Oroville Police/Fire Chief reacts to outcry within his departments

Jul 14, 2014 9:12 PM by Cecile Juliette

Public safety employees in Oroville are upset that their director, Chief Bill LaGrone, is seeking to possibly dissolve the Oroville Police and Fire Departments. LaGrone says the move could end up being a cost-effective way to save the city money. Says LaGrone, "As revenue has declined, expenditures of the city have continued to increase. Public safety is one of the most important things the city provides its citizens, It's also probably the most expensive. We have to look at where can we trim."

According to the Oroville City Council agenda, LaGrone plans to approach the council Tuesday night, asking members to vote to give him the directive to ask both the Butte County Sheriff's Office and CalFire if they would consider taking over public safety for the city of Oroville.

But the president of the Oroville Police Officers' Association, Jared Cooley, says this is "out of left-field." Cooley says "We were blind-sided by this. As far as we knew, the deficit from 2013 had been met, and we were doing fine fiscally. They gave the chief a pay raise, they've given other department heads a pay raise, they've reclassified other department heads with pay raises...now all of the sudden we can't afford a police department."

LaGrone says he was somewhat surprised by the outcry within his departments. He says, "By no stretch of the imagination is this a done deal. We're simply asking for permission to go ask a question. For someone to say, ‘why can't I discuss the topic,' it kind of makes you wonder....My best dream is that we are able to take everybody with us. If one person gets left behind, I hope that's me."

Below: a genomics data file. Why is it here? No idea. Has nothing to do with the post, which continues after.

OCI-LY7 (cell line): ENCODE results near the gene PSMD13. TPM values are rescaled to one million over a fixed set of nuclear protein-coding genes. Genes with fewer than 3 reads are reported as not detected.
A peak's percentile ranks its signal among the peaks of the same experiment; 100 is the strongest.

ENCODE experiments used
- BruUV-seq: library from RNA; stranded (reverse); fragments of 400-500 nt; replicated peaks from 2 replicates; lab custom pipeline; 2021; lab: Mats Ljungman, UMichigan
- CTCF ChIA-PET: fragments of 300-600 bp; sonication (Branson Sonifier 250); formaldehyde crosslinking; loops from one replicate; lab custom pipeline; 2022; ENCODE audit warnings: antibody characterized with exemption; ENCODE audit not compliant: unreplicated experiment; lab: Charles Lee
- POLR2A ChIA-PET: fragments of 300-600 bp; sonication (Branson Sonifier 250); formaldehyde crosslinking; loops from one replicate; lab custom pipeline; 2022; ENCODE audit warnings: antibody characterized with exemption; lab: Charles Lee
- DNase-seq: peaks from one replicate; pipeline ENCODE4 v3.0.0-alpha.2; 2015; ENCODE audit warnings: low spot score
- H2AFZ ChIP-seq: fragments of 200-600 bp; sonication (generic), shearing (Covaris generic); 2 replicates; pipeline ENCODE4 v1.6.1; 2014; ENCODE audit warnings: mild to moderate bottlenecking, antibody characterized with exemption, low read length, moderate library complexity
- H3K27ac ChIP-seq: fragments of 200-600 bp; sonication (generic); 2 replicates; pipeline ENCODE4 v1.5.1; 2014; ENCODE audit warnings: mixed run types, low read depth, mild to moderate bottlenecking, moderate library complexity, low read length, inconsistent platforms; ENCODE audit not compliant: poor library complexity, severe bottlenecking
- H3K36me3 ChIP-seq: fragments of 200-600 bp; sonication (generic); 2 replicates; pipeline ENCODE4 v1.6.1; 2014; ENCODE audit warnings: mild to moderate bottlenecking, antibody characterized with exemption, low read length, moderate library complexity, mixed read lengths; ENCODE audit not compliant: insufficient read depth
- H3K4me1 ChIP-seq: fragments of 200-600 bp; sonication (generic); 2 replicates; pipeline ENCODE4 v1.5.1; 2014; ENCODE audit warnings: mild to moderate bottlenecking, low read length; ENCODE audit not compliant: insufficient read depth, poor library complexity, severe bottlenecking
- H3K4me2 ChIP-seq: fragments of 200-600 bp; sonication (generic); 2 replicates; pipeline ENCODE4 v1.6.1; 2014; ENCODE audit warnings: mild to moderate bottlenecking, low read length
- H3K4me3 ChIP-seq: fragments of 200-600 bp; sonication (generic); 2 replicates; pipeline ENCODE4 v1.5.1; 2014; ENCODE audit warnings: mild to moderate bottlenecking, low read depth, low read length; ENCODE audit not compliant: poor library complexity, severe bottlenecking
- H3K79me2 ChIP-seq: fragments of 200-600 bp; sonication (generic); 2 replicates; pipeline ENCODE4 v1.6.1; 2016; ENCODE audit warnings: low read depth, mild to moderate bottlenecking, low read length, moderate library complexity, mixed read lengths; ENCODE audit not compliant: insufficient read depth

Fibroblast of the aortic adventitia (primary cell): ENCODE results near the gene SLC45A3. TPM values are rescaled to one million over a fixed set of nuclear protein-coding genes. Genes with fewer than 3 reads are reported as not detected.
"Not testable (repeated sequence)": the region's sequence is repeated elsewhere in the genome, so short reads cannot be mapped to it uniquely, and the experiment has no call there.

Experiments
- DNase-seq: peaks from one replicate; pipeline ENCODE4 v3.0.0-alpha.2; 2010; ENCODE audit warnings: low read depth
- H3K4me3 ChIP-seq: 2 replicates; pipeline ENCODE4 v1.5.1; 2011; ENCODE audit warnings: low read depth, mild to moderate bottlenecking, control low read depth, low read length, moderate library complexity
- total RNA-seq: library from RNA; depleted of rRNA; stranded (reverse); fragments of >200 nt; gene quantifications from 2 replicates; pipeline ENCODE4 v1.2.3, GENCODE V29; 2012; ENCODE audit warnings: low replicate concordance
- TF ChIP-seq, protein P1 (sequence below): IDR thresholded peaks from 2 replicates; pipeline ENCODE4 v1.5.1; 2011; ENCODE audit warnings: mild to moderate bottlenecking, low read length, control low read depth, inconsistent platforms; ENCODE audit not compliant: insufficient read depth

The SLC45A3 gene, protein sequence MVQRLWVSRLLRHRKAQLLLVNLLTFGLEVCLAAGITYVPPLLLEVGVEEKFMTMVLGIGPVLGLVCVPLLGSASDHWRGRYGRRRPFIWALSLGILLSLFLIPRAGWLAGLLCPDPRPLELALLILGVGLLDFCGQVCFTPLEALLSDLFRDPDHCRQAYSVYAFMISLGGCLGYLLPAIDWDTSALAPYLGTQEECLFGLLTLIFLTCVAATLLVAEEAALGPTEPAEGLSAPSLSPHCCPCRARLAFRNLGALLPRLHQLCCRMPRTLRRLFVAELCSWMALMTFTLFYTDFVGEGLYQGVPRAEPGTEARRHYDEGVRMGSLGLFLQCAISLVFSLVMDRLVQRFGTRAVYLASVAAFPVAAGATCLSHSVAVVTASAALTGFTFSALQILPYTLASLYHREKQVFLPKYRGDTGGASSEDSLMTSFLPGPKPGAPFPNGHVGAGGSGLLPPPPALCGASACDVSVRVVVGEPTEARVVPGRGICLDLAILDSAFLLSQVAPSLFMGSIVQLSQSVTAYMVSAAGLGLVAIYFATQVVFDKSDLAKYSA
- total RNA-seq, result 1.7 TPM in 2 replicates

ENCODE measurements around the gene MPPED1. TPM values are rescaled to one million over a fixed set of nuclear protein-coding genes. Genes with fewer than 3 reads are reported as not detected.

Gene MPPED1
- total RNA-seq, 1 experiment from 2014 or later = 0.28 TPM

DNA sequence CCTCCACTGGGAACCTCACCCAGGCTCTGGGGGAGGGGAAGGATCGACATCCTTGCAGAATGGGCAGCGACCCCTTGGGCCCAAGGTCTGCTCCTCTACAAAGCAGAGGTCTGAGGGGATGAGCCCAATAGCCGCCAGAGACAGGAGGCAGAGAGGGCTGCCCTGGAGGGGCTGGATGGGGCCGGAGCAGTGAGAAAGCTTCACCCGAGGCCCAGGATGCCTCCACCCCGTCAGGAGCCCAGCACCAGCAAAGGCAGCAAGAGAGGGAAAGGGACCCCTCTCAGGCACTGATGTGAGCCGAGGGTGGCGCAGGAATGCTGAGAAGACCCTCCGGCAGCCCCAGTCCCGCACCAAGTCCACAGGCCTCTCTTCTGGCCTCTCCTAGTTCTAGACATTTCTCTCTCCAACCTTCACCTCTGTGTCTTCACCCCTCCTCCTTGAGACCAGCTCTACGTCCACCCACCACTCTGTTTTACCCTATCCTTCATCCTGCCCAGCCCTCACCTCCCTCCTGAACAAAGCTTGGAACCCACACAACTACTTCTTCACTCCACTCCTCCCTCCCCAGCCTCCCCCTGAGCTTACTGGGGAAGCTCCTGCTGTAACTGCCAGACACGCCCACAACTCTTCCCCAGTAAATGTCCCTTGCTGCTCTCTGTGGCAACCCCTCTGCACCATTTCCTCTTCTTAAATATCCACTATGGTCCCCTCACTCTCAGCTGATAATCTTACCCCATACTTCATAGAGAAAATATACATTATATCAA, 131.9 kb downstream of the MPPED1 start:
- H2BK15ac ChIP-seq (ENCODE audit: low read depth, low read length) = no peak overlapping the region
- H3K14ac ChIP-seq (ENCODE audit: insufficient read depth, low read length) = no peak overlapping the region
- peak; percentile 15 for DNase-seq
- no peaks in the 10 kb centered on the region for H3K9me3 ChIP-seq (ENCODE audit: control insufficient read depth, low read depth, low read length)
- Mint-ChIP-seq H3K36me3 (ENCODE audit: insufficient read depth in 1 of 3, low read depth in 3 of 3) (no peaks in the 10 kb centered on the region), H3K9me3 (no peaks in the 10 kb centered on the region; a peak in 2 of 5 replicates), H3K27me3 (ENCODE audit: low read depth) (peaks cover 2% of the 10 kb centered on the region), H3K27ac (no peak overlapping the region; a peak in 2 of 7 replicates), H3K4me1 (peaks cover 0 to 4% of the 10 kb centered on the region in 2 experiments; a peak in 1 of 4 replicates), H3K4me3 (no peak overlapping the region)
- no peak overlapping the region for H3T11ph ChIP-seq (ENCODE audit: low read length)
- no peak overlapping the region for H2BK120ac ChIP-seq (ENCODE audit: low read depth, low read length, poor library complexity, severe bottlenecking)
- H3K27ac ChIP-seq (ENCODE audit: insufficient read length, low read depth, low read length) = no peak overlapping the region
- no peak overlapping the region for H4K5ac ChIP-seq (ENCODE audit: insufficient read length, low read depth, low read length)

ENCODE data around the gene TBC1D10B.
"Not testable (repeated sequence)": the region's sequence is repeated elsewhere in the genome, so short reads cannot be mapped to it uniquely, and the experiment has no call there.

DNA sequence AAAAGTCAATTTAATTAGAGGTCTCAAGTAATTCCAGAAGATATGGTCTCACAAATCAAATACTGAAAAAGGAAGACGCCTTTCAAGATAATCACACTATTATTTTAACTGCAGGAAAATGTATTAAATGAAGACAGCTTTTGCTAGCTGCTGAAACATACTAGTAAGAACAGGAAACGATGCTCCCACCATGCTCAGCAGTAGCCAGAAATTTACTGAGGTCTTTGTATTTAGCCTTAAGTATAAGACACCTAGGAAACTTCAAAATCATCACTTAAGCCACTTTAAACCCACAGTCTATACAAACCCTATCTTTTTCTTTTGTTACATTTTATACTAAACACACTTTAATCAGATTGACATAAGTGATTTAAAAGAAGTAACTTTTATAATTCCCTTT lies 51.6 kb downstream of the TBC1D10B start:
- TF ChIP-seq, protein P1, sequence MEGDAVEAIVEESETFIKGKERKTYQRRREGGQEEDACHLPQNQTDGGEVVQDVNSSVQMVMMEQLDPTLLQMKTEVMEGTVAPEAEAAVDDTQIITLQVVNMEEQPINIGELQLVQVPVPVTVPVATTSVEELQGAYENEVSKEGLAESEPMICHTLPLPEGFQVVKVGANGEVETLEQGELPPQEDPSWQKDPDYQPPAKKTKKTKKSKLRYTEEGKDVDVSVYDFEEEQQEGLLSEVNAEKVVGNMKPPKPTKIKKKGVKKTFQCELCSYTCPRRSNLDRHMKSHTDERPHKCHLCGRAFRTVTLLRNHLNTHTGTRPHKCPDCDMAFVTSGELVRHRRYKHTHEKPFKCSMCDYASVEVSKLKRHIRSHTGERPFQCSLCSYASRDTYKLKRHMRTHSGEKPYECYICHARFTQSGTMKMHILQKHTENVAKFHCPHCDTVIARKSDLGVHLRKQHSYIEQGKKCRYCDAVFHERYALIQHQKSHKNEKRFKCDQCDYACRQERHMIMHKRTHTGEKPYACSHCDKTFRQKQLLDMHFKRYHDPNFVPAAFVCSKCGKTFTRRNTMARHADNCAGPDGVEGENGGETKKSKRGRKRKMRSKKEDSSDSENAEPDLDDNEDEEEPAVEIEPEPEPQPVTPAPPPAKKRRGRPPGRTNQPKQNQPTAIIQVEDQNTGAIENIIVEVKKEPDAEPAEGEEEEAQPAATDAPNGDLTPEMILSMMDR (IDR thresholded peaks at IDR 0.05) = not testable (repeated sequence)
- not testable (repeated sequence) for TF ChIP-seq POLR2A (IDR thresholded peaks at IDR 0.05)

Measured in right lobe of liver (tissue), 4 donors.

Oroville Firefighters' Association President Skip George agrees with Cooley, and says he read about the vote on the agenda, which was posted last Friday. LaGrone says he directed members of his staff to inform everyone in the department 24 hours earlier, on Thursday. He says he chose to tell his staff right before the agenda came out in order to avoid weeks of drama and speculation. He says, "To drop something like that into the mix 14 days ahead of time, we would have had nothing but turmoil. We wouldn't have been able to focus on our tasks...some people like to have drama. To give some people things like this-it wouldn't stop for 13 or 14 straight days."

George says reading about the vote instead of being told about it personally, days before the council's vote, is upsetting. He says, "It felt like someone sucker punched me in the stomach. It hurt. I've literally given blood, sweat, and tears to this city, and to be treated like that-it hurt."

Cooley and George maintain that, during recent contract negotiations, no one mentioned that the city was in trouble financially. They say their contracts stipulate that if the city can prove economic turmoil, police and fire employees could be directed to renegotiate their salaries and benefits, which they are willing to do. But LaGrone says, with well-publicized layoffs still lingering from 2013, there is no way they couldn't know that the city faced financial problems. Says LaGrone, "Right now, we are structurally-unbalanced. We are spending more money than we are bringing in. I don't think anybody could have missed that we were $2.1(M) upside down last year. To say that you are unaware of it...both departments suffered layoffs less than 12 months ago. You have to be aware of it."

If the city council votes to give LaGrone the directive to seek input from both the sheriff's office and CalFire, and if both departments agree to take over law enforcement and fire services for the city of Oroville, it could take up to two years for the deals to go through. There is no guarantee that the more than two-dozen employees, including police officers, firefighters, and dispatchers, would be offered new jobs within the two agencies.

Tuesday's City Council meeting starts at 6:00pm at 1735 Montgomery Street in Oroville. The meeting is open to the public.


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